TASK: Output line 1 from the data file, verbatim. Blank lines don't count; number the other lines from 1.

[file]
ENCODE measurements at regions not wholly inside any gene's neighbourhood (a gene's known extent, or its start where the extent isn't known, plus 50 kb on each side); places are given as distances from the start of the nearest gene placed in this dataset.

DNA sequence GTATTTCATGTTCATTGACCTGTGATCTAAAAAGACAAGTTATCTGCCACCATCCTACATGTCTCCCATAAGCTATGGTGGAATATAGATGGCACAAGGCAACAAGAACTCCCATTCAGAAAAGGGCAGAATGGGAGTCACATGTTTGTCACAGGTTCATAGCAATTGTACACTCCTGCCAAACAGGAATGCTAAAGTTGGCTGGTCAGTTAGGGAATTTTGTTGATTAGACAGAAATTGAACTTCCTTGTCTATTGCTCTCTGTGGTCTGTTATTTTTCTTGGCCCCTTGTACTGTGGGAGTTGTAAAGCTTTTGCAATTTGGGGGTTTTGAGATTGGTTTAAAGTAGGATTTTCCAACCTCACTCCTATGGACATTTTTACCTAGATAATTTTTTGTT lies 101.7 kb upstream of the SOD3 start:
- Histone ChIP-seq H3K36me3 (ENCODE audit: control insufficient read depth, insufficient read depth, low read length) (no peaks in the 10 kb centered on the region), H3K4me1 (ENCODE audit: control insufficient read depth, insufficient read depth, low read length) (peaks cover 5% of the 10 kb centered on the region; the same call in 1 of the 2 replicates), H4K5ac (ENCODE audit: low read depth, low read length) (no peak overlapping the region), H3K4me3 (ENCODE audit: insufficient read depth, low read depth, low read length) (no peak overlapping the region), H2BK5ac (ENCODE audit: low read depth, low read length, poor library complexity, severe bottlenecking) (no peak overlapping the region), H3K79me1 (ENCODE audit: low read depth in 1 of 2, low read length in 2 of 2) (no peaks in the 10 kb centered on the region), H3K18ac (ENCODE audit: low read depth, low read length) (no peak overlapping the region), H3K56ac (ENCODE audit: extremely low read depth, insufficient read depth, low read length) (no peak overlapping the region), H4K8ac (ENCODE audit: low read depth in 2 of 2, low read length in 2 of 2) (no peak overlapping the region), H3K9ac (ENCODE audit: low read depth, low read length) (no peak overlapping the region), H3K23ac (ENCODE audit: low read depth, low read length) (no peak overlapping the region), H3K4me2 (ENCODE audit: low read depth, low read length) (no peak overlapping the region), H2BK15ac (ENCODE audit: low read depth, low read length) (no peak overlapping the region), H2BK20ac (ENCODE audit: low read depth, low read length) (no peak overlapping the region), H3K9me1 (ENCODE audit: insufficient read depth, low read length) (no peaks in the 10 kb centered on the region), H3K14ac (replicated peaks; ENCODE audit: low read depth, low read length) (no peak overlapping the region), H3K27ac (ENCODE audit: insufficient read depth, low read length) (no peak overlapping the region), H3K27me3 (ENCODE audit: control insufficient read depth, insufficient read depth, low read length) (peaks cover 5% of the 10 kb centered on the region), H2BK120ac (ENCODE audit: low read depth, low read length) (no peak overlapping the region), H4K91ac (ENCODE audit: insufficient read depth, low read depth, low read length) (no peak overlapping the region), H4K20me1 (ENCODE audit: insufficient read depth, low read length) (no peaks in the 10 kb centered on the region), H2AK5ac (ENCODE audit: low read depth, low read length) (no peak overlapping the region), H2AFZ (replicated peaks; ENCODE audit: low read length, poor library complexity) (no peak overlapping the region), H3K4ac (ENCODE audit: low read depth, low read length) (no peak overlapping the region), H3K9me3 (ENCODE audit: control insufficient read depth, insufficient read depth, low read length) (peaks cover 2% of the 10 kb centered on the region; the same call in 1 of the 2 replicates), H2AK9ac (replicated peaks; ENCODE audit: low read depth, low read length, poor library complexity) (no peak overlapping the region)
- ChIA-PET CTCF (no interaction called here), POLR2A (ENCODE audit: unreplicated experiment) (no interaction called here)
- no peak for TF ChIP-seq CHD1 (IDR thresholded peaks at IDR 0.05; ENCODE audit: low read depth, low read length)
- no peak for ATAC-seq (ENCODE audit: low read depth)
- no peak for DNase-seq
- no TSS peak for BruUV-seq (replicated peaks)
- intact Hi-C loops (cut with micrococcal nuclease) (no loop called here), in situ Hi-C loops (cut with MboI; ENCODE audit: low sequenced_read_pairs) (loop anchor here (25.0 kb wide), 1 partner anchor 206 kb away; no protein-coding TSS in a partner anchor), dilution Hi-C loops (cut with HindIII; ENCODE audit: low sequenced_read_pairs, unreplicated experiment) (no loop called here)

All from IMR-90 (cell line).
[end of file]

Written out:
ENCODE measurements at regions not wholly inside any gene's neighbourhood (a gene's known extent, or its start where the extent isn't known, plus 50 kb on each side); places are given as distances from the start of the nearest gene placed in this dataset.